Using Priming to Influence the Mind and Improve Engagement in Websites

What is priming? Well, it’s a strategy used to influence people’s behavior, one that has been studied in depth. The technical aspect is summarised as ‘an implicit memory effect in which exposure to one stimulus influences another stimulus’s response.’ Priming is a sensation of how vulnerability and exposure to one stimulus influences a response to a consequent stimulus without intention or conscious guidance (Chwilla, Kolk and Mulder, 2000, p.1).

McKoon and Ratcliff (1992, p. 1170) concluded that the volume of priming depends on the prime and target awareness as a union, where the union is formed by the contemporary presence of the prime and target in the short-term memory test item. Even though priming can be extremely influential in general, the main question arises about how it will be beneficial in improving websites?

Two types of priming take place when it concerns a website and its UX:

  • Perceptual priming occurs when a task resembles the prime in form or shape
  • Conceptual priming takes place when a task has a related meaning to the prime (they are semantically related).

Priming is applicable in planning and designing the user experience. If you want users to perform a specific action after the onboarding flow, it is possible to prime for that with some strategic image placement.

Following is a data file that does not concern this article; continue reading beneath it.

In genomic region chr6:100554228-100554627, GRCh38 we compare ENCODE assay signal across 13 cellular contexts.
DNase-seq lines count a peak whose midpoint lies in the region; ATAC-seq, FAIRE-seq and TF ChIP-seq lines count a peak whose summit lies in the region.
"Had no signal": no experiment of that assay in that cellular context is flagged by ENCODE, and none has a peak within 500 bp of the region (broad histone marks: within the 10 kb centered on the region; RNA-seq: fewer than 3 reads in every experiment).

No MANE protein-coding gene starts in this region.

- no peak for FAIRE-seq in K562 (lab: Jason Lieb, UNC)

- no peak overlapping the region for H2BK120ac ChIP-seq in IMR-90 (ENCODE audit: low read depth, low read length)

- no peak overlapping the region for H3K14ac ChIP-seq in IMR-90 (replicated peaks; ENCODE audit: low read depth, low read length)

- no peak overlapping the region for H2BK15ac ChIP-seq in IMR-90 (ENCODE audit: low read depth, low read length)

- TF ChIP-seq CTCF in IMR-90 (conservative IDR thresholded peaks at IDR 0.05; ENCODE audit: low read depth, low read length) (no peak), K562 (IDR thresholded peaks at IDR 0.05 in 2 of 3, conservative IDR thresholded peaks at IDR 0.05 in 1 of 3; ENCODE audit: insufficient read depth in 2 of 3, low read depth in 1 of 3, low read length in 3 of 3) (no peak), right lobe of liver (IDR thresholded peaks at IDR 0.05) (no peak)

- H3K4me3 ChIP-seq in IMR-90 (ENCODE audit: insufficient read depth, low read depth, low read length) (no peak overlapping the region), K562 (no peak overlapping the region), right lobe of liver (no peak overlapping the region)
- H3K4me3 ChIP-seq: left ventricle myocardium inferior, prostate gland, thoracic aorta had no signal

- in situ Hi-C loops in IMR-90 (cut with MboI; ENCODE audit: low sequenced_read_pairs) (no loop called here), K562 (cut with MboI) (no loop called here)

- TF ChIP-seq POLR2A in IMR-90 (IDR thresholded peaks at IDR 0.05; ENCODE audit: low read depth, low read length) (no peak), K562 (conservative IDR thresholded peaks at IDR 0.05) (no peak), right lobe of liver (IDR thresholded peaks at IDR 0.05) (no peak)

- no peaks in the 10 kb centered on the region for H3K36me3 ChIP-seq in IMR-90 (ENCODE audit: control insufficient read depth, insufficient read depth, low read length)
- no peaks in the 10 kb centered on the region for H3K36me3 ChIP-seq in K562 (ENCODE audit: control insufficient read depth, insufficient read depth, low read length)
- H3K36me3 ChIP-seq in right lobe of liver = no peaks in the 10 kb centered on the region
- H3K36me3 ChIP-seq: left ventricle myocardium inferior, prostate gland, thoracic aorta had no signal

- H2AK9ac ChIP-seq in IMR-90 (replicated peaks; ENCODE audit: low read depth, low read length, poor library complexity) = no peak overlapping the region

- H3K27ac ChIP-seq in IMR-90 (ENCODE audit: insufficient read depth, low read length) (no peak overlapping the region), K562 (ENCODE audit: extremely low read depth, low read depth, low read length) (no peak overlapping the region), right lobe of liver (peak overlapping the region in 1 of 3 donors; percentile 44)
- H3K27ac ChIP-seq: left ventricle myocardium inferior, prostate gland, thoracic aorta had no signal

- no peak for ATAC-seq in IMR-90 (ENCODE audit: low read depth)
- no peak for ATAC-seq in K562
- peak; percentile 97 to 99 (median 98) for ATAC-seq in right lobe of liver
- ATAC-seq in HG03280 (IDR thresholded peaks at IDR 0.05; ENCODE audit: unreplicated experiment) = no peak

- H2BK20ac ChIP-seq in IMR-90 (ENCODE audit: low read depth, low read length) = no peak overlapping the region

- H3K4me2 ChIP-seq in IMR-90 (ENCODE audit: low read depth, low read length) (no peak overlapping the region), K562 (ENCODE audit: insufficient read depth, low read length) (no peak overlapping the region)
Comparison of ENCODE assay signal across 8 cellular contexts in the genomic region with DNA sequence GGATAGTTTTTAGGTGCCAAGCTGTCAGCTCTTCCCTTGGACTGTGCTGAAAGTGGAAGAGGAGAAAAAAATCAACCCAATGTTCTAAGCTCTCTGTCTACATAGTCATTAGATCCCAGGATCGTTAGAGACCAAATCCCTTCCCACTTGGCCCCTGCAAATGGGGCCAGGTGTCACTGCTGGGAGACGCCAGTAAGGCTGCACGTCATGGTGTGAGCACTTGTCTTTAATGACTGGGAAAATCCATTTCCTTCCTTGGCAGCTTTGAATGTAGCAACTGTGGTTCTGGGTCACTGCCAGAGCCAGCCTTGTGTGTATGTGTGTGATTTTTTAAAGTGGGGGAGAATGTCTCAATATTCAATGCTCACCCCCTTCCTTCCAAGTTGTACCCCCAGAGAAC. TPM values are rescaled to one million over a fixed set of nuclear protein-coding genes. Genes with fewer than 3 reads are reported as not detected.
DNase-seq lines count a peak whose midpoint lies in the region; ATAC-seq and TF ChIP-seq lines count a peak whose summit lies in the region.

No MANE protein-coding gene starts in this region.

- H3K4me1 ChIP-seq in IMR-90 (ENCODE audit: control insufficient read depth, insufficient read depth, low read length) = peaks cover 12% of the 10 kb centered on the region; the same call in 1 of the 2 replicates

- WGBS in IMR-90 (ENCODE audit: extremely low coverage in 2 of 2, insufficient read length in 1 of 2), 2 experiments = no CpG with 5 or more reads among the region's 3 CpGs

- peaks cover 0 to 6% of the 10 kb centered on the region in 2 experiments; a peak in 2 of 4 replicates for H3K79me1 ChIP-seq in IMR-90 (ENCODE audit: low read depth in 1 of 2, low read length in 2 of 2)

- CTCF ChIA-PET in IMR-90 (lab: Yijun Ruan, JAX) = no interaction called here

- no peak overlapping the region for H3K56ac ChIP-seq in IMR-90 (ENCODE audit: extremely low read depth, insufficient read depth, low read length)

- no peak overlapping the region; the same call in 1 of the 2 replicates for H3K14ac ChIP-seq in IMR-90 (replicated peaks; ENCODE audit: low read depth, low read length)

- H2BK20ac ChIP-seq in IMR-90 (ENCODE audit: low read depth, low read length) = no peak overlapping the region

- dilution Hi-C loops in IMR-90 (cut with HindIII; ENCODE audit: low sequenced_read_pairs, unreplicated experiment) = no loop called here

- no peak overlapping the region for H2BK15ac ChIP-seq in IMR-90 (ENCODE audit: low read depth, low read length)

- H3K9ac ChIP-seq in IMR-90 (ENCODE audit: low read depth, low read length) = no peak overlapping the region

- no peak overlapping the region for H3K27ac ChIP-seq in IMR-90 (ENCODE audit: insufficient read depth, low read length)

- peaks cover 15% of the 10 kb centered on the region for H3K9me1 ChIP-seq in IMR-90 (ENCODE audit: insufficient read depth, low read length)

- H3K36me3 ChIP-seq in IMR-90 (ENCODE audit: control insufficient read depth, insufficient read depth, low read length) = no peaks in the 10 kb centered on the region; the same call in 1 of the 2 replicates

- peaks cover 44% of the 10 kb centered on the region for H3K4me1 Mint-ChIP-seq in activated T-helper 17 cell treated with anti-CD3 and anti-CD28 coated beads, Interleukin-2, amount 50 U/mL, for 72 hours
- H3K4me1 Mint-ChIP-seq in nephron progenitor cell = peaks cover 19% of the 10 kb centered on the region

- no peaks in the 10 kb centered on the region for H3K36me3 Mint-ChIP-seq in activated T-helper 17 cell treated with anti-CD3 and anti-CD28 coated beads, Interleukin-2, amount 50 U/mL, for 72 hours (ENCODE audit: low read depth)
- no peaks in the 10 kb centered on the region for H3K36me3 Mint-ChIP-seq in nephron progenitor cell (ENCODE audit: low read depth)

Let’s say you have a mobile shopping app with some onboarding walkthrough screens describing the app’s features. You show the users how to access the categories screen in one of the screens. Next to the text demonstrating how to do that, you also have a pleasant blue icon portraying a sketched iPhone, whose obvious sole function is to accompany the text. The icon actually acts as a prime in reality. When the users get to the screen comprising the categories, they are likely to choose the blue Electronics section as their first interaction.

You might want to direct the users there for several reasons: maybe that specific category/section is the most populated, perhaps you want to increase the sales of electronics, perhaps the shopping app is specialized in electronics, et cetera. Whatever the motive may be, priming can present you with a small nudge in some situations.

Priming studies also suggest that we should select our images and words with diligence when designing the UX of a website.

Our visitors make decisions based on their instant first impressions, so picking elements that accurately reflect the message we want to project is essential (Budiu, 2016). If taken into account from the beginning of the UX process, priming can act as a hidden factor of influence in users’ decisions.

Do you want to increase the engagements on your website and improve it using neuromarketing? Well, look no further, follow our blog for weekly updates.

Reference list:

Chwilla, D. J., Kolk, H. H. J., & Mulder, G. (2000). Mediated Priming in the Lexical Decision Task: Evidence from Event-Related Potentials and Reaction Time. Journal of Memory and Language, 42(3), 314–341.

McKoon, G., & Ratcliff, R. (1992). Spreading activation versus compound cue accounts of priming: Mediated priming revisited. Journal of Experimental Psychology: Learning, Memory, and Cognition, 18(6), 1155–1172.

Budiu, R. (2016). Priming and User Interfaces. Nielsen Norman Group.

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